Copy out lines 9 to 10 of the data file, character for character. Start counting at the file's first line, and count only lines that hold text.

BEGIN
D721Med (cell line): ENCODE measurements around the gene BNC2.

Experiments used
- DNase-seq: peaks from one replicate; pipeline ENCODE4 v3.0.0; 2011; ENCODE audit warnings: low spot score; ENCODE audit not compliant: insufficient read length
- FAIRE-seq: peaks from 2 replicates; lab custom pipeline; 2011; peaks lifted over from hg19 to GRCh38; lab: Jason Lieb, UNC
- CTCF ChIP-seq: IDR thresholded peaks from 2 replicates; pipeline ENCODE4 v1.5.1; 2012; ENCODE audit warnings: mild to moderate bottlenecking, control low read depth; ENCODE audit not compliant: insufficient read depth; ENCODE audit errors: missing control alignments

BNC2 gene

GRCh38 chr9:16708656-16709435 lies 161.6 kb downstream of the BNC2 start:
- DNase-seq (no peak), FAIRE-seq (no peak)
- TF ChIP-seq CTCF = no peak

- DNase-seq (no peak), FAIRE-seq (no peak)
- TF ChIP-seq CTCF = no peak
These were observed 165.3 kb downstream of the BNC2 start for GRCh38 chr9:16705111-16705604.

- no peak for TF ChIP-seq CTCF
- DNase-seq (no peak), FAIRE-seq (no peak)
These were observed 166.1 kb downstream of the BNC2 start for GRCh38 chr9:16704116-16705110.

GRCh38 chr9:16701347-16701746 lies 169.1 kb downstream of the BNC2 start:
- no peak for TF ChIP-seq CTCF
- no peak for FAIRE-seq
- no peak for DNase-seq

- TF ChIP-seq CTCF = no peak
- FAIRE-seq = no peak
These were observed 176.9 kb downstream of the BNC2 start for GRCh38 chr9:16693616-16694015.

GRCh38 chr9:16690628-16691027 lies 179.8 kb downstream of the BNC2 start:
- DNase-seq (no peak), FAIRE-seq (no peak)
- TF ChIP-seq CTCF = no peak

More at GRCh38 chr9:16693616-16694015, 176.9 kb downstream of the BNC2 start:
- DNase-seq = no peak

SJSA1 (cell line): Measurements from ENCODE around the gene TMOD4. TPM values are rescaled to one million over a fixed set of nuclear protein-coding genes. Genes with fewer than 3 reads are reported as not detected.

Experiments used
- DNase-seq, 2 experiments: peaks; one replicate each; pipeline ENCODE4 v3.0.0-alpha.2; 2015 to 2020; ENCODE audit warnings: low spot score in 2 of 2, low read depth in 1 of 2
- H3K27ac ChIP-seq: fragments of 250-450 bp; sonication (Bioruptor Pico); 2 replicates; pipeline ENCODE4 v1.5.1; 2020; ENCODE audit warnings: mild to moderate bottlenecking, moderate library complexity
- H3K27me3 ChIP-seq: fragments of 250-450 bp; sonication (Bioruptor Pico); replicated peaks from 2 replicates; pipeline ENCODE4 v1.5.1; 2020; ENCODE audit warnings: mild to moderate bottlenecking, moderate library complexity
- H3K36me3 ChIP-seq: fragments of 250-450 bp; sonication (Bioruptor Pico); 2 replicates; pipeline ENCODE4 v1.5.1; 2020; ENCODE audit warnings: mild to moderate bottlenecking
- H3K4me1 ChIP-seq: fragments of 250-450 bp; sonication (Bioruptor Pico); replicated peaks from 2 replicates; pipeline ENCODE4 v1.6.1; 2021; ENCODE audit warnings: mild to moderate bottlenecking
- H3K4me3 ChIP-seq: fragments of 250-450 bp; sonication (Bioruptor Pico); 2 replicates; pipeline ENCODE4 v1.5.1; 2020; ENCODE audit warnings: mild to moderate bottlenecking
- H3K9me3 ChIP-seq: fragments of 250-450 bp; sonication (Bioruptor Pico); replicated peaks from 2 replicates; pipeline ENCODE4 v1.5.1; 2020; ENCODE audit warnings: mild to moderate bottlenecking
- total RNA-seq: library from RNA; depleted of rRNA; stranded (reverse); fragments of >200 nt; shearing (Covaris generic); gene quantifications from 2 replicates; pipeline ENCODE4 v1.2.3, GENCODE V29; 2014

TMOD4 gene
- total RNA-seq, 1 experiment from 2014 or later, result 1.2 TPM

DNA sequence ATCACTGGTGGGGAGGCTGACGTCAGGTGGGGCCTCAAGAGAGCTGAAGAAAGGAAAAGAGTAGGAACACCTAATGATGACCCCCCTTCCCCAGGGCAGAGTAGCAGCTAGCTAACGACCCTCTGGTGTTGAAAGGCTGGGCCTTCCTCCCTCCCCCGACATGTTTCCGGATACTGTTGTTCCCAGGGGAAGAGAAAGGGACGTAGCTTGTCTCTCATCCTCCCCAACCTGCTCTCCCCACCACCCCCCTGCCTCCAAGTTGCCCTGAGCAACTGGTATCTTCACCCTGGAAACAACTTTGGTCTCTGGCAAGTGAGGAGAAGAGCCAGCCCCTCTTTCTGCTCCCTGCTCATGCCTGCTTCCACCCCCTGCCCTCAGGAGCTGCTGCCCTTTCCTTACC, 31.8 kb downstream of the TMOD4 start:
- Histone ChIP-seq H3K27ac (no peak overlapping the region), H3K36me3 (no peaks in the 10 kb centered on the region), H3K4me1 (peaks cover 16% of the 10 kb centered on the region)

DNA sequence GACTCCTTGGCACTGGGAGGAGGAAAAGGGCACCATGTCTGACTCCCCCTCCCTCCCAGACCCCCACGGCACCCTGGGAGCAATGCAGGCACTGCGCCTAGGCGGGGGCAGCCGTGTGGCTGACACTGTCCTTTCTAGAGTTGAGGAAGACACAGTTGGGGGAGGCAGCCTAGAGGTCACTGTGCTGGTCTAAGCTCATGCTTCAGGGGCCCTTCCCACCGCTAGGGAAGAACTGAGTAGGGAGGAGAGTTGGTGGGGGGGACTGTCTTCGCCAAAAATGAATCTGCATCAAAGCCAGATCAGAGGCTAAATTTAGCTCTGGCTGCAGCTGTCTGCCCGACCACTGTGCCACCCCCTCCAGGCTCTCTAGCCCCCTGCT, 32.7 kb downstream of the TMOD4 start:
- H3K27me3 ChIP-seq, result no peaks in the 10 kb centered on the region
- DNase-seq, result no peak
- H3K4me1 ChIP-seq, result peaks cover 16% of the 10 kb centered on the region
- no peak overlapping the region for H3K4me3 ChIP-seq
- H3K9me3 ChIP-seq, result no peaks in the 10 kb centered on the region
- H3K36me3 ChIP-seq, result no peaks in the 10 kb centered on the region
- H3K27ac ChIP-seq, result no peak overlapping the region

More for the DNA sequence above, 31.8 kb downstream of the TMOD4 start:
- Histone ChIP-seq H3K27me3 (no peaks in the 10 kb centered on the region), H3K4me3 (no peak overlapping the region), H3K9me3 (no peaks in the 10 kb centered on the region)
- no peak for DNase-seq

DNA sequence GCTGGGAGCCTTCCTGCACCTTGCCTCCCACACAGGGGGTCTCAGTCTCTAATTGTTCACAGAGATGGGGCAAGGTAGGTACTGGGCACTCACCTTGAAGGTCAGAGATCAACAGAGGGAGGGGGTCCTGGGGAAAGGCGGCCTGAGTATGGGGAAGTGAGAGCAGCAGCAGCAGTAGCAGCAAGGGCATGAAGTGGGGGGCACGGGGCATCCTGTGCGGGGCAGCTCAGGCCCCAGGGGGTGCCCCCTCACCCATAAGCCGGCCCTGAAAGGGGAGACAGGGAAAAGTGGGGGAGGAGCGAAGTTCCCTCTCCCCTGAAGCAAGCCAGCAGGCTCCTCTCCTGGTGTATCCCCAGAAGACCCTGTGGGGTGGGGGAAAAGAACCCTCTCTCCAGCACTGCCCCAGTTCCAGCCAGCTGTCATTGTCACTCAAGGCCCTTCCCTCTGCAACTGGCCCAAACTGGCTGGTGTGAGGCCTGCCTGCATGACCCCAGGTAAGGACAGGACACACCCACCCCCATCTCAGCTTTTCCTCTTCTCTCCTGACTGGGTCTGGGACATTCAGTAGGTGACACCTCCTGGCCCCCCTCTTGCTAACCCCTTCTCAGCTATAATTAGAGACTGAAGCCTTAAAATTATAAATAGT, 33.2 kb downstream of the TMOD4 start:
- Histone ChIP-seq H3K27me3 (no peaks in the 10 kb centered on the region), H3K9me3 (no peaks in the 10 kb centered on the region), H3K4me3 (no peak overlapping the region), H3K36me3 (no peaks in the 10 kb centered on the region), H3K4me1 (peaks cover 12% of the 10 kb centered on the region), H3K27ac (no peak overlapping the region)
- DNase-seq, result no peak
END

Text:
- TF ChIP-seq CTCF = no peak

- DNase-seq (no peak), FAIRE-seq (no peak)